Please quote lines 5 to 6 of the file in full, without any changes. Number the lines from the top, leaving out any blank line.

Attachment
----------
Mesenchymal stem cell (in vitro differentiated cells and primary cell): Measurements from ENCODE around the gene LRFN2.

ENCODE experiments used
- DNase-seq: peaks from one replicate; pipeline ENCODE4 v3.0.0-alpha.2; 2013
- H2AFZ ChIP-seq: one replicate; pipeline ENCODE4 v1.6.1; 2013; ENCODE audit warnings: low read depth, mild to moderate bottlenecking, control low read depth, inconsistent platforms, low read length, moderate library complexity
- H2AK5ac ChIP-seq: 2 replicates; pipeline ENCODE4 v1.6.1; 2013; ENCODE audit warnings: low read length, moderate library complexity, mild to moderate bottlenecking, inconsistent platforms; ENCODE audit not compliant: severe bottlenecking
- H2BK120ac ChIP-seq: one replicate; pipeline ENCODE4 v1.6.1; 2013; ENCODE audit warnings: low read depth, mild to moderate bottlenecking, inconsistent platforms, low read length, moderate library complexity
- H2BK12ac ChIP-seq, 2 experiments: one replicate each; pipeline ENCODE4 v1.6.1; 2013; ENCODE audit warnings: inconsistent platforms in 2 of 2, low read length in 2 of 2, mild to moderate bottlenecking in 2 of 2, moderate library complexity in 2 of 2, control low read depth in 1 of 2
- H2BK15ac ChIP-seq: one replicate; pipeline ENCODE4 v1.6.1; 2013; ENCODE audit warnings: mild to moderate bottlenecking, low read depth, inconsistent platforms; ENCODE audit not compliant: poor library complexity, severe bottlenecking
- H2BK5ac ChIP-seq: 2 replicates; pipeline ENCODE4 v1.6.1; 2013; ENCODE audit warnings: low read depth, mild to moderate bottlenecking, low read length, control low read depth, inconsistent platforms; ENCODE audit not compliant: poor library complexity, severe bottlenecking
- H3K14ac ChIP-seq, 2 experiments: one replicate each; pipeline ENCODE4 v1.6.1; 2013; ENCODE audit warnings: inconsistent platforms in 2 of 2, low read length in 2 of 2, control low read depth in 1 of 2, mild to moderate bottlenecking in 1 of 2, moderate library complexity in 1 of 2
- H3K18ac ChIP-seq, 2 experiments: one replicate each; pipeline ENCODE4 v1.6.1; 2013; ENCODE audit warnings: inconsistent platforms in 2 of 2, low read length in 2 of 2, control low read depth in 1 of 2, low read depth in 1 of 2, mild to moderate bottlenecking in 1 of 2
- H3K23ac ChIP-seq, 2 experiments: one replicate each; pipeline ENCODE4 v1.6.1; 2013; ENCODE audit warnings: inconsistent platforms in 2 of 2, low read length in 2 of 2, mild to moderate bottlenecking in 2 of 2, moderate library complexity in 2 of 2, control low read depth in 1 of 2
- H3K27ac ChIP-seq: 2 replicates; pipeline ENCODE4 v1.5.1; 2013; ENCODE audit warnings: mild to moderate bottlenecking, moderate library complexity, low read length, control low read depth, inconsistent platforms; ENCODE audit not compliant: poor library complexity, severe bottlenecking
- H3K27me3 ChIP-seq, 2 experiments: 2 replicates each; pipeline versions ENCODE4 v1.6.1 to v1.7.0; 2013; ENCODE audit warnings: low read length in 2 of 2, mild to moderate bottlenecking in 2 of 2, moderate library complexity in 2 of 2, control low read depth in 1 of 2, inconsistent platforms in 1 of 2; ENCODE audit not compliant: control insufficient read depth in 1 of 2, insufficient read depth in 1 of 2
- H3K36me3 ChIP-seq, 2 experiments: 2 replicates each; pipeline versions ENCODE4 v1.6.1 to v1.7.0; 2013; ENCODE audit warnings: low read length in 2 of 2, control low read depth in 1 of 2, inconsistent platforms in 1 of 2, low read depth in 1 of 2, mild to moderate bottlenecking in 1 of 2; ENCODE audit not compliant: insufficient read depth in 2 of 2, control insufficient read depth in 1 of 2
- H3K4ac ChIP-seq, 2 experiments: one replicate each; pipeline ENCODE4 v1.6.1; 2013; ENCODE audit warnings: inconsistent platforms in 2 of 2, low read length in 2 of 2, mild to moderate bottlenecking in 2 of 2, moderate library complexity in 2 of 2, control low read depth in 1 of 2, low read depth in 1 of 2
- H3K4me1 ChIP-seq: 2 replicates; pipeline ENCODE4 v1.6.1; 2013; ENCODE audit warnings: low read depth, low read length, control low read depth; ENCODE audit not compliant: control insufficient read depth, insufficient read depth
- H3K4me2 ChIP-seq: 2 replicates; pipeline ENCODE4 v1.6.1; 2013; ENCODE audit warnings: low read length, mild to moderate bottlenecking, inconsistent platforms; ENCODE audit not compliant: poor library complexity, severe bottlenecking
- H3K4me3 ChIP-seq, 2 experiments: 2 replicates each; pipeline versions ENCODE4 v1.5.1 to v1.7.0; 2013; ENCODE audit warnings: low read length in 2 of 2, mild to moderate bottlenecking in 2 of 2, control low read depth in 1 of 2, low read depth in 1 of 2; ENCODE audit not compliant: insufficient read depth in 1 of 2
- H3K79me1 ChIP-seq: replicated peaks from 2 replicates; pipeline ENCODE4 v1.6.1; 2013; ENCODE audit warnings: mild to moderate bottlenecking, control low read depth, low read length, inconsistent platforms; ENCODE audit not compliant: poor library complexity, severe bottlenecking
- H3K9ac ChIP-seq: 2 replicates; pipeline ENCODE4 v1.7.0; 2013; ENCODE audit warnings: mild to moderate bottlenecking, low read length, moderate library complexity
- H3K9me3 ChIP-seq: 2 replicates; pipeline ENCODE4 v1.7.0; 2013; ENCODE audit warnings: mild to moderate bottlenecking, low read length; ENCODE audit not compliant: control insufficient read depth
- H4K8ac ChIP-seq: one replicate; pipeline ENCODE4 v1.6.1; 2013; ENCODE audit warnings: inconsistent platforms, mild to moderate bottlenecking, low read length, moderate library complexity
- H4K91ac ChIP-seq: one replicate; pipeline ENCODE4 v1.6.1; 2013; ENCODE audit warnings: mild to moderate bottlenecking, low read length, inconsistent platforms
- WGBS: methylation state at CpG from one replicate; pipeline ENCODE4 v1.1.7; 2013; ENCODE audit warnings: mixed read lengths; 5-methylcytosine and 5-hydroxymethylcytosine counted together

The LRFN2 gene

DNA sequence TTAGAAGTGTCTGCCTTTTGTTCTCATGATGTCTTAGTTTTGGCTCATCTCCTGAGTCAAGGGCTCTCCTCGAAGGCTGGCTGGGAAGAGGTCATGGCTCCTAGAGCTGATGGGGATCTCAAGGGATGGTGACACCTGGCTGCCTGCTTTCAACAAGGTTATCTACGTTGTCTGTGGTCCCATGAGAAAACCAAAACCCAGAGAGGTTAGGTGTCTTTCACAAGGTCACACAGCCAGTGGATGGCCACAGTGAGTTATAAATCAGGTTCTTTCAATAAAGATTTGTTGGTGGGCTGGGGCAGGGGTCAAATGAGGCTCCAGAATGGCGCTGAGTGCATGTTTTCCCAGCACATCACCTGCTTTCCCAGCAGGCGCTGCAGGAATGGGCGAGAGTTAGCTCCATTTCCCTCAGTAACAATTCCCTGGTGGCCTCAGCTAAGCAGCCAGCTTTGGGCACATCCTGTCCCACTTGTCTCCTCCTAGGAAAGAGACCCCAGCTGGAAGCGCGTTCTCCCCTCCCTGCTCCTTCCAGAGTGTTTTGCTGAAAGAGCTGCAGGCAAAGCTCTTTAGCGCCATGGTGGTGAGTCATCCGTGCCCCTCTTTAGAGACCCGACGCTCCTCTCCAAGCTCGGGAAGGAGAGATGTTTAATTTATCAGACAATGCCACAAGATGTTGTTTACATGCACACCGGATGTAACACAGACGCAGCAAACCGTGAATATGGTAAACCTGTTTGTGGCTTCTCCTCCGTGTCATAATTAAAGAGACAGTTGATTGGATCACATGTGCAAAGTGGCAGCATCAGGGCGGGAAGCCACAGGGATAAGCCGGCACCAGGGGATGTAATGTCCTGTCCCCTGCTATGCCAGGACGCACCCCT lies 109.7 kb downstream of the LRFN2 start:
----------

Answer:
- H2AK5ac ChIP-seq: 2 replicates; pipeline ENCODE4 v1.6.1; 2013; ENCODE audit warnings: low read length, moderate library complexity, mild to moderate bottlenecking, inconsistent platforms; ENCODE audit not compliant: severe bottlenecking
- H2BK120ac ChIP-seq: one replicate; pipeline ENCODE4 v1.6.1; 2013; ENCODE audit warnings: low read depth, mild to moderate bottlenecking, inconsistent platforms, low read length, moderate library complexity